Lee Waters argues that devolution has acted as a barrier against some of the most radical UK Government policies.
Three weeks after the General Election and the implications of a five-year term for a radical Conservative majority Government are beginning to sink in.
The left are dejected; Labour in particular is discombobulated. Of course this has happened before. Conservative victories through the 1980s provoked the question to be asked after 1992, ‘can Labour win?’ It is being asked again, but this time there’s a big difference – devolution.
Even though there’s a considerable feeling that devolution has not achieved its promise on the economy and public services, few people mention that it has achieved its primary political objective: it has made Offa’s Dyke the line between right and left.
To prove my point, consider what would have happened over the last decade and a half had 6,721 people voted differently in the 1997 referendum. Radical Conservative policies on health, education and a raft of other domestic issues would have been implemented, even though the Tories won just 27% of the vote in the most recent vote in Wales. An NHS shake-up introducing competition and GP Commissioning of services; the spread of Free Schools and Academies, outside local authority supervision, free to hire unqualified teachers and rip up the curriculum; and the abolition of GCSEs, would all have been rolled out across Wales.
Policies that had been endorsed by voters in England, but had been opposed in Wales by parties that won the majority of votes, would nonetheless have been applied here too. The fact they haven’t been is perhaps one of the most unremarked upon features of Welsh politics since the establishment of the National Assembly.
This isn’t a partisan point, you may well think Welsh public services would have been better off introducing these reforms – indeed had the 1997 referendum been lost it is likely that some of these reforms would have been implemented in Wales by new Labour; the point is they would have been imposed against the grain of Welsh political consensus, and opponents would have been powerless to stop it. Whereas now power over many domestic policies has been passed down, many of the most contentious policies in the manifesto of the winning party at Westminster won’t apply to Wales.
It may not be the best time to make this point – at a time when devolution is being criticised for failing to improve public services – but the 2015 General Election result marks the achievement of a Key Performance Indicator for Welsh devolution.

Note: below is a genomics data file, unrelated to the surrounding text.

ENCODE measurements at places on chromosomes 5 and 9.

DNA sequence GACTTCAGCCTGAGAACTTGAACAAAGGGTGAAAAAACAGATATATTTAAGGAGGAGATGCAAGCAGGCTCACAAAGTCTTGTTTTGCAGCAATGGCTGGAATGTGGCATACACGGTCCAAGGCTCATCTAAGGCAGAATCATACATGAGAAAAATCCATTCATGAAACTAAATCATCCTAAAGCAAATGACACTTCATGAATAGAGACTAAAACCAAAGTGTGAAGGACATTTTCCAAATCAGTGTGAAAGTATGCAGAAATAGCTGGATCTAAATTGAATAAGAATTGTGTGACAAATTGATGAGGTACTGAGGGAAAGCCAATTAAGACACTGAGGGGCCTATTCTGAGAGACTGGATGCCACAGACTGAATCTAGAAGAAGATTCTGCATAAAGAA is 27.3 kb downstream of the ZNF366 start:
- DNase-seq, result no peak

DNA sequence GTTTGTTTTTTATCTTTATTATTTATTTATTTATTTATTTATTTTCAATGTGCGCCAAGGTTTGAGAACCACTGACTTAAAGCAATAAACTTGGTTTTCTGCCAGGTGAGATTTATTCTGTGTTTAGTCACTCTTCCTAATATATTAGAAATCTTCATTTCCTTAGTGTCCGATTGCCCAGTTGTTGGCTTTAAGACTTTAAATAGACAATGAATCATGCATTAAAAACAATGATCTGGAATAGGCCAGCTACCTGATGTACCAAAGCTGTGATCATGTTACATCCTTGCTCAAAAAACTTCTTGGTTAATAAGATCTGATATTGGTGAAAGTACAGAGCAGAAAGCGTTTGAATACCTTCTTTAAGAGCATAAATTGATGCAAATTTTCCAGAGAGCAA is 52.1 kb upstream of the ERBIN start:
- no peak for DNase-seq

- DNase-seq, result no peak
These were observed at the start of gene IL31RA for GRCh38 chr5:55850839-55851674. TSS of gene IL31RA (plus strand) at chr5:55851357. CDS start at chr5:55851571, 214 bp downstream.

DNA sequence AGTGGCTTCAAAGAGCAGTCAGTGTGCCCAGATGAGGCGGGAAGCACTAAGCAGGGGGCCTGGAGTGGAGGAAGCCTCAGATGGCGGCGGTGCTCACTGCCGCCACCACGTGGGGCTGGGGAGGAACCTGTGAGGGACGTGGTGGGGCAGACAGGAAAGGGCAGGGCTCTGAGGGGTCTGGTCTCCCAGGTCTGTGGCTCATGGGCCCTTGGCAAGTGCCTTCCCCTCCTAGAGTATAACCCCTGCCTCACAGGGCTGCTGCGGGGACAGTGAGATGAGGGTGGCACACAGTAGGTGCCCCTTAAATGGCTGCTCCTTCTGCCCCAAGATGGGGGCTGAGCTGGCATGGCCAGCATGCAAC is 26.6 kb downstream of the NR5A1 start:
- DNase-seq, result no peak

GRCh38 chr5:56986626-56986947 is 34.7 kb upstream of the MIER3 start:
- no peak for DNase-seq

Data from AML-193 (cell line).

The reason I say this is because the principal political driver behind the establishment of the Assembly was as much a desire to stop changes being applied to Wales, as it was to implement a pre-designed alternative.
Support for devolution began to build after the 1987 General Election. Rhodri Morgan, one the intake of new Members of Parliament in 1987, felt that Welsh MPs were powerless to protect Wales from “the ravages of a Tory Government which, although totally rejected by the people of Wales, was completely rampant”, as he put it to me: “You had this huge, massive, rush of hard-line Conservative legislation – the Poll Tax, Electricity privatisation, Water privatisation …the fury of legislation which was put through in the first two years of that Government really was pretty astonishing and we could do absolutely nothing to stop it”.
Throughout the 80s and 90s Labour always performed better in Wales than it did in the UK as a whole, but remained in Opposition. After the party’s fourth successive defeat in 1992 (and, critically, the removal of Neil Kinnock as Party leader), the left began to think that despite their strength Conservative majorities at Westminster risked rendering them powerless to prevent right-wing policies being implemented in Wales. “To put it very crudely” Kim Howells told me, “in a lot of people’s minds they said ‘look, if we can never ever win Britain then we have got to change the rules’”.
The reason I bring up this history lesson is to note that the dejection of the left in Wales after this month’s General Election has echoes in the recent past. But the difference now is that devolution affords some protection from “the ravages of a Tory Government” – to use Rhodri Morgan’s phrase. Had Wales voted No in 1997 left-of-centre parties in Wales would now be railing about David Cameron’s plans to extend the Right To Buy to Housing Association tenants, or to ‘turn every failing and coasting school into an academy, and deliver free schools if parents…want them’. But because of devolution those policies won’t apply in Wales.
Some may see this ability to defy a radical Westminster Government on at least some domestic fronts as the chief achievement of devolution – and it does provide a marked contrast to situation Wales faced in the 80s & 90s. But the real advantage devolution offers is the platform it provides to fashion an alternative political narrative. And that’s an advantage that has yet to be fully explored.
None of what I’ve argued lets the Welsh Government off the hook for its performance on policies and their implementation. But it does remind us that the devolution project was primarily about where power lies. The challenge now facing devolutionists is that unless the way those powers are used is sharpened up there is a risk that support for giving some powers back to Westminster may grow.